A group of community broadcasters and the recently formed Coalition for Local Television (CLT) were left in the lurch this month when the Federal Communications Commission unexpectedly cancelled its Oct. 15 meeting in Nashville, Tenn., which was to include a proposal that would allow Class A TV stations an opportunity to apply to earn full-power TV status, giving them full spectrum rights and access to cable distribution. Many of these stations serve minority and rural communities and include a range of Azteca América and Telemundo affiliates nationwide.
FCC chairman Kevin Martin had wanted the agency to vote on the plan, although he decided against it the day before the Nashville meeting after failing to obtain two votes in addition to his to ensure passage.
In a statement sent out to the media, the CLT expressed its “strong disappointment” by the cancellation, particularly because time is running out before the February 2009 digital transition, when many Class A and low-power stations may be losing their ability to reach their audiences.
“What has happened is that, in the course of the digital transition, we have been simply left out,” said Randy Nonberg, member of the coalition and president of Una Vez Más, the largest Azteca América affiliate group.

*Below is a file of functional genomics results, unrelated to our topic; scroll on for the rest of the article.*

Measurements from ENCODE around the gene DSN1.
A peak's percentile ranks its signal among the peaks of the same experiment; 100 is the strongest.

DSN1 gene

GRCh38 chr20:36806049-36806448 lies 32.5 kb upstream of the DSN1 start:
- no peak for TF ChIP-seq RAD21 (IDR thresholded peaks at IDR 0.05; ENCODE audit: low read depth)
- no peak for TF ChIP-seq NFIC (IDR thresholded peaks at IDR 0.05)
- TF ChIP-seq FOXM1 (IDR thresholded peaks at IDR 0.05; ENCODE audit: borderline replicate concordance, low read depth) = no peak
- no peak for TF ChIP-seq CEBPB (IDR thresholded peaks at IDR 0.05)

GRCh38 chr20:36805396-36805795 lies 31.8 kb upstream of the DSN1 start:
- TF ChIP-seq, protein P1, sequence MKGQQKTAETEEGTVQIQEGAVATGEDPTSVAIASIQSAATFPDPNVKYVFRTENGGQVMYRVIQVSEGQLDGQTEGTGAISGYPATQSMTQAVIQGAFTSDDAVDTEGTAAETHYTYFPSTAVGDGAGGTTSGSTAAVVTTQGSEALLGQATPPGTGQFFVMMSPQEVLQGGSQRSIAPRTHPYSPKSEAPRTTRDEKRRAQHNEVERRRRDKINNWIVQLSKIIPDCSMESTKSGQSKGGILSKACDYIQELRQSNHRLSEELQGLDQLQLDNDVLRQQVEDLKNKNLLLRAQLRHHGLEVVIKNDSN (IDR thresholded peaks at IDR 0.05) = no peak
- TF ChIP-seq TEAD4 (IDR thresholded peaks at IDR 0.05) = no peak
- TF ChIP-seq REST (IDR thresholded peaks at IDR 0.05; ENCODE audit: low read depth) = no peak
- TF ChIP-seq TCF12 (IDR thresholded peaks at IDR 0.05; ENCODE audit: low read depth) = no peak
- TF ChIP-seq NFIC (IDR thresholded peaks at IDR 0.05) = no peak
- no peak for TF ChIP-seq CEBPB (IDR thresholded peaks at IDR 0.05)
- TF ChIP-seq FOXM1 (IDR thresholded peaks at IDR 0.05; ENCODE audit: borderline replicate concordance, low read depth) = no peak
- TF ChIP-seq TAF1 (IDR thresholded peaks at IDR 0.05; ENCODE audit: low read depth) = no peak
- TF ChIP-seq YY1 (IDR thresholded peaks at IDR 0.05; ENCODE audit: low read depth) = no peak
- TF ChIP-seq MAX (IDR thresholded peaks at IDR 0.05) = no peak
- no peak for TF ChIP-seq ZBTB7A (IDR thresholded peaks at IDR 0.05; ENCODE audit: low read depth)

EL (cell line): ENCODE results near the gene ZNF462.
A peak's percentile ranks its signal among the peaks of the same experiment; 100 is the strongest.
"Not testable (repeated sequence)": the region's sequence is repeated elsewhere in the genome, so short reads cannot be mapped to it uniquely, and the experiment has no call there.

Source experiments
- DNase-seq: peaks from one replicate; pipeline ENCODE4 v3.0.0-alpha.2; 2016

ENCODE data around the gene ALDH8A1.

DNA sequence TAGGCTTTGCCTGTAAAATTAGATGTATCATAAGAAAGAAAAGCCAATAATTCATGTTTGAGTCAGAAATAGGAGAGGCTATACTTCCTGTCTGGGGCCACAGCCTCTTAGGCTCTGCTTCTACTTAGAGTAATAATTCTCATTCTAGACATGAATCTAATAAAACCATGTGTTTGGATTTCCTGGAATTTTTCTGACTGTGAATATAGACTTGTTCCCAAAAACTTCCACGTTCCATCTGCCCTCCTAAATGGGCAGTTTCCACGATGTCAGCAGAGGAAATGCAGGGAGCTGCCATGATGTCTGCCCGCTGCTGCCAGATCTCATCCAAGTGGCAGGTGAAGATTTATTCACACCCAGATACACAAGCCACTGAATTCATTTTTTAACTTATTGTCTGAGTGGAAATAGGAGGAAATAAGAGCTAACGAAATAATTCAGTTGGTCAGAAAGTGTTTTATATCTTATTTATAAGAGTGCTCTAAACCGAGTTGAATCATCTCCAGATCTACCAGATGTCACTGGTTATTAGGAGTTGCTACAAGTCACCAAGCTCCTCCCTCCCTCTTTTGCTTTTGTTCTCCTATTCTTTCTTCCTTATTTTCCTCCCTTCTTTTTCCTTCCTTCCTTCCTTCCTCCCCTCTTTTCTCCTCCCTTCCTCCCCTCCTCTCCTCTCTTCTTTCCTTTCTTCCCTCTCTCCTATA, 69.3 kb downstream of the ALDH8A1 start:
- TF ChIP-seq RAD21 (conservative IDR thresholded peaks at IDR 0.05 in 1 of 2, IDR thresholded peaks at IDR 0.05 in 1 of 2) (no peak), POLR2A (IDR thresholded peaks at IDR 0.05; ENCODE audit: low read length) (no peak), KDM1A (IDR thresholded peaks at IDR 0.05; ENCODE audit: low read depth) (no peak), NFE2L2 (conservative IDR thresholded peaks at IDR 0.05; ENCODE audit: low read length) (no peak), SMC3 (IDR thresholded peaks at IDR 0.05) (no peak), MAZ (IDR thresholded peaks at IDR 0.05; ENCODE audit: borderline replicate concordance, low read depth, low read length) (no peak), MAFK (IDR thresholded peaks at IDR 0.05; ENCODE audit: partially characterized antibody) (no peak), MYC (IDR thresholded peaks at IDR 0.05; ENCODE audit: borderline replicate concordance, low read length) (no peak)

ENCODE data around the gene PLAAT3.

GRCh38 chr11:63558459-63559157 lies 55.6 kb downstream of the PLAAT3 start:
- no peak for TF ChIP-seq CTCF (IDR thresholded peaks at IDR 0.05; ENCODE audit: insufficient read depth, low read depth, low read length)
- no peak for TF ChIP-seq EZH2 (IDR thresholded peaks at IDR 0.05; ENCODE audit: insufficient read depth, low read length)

“In addition to the petition we circulated […] in support of the proposal from over 150 stations with diverse programming from across the country, many of those same owners and station employees were driving or flying from around the country on their own time and expense to be heard,” added Mayela Rosales, executive vice president of Azteca America SWFL, D’Latinos and a member of the Coalition for Local Television.
For Nonberg and other members of the coalition, the broadcast signal power limitations originally imposed by the FCC on low-power television stations made sense in the analog broadcast era, but not in today’s digital era.
The FCC has yet to signal its next move, which could include a Notice of Inquiry, which according to the group of stations, will only delay the process. “If the FCC moves forward with a NOI, we are entitled to a process with transparency, accountability and most importantly, a quick deadline,” said Ron Gordon, president of ZGS Communications and a member of the CLTV.
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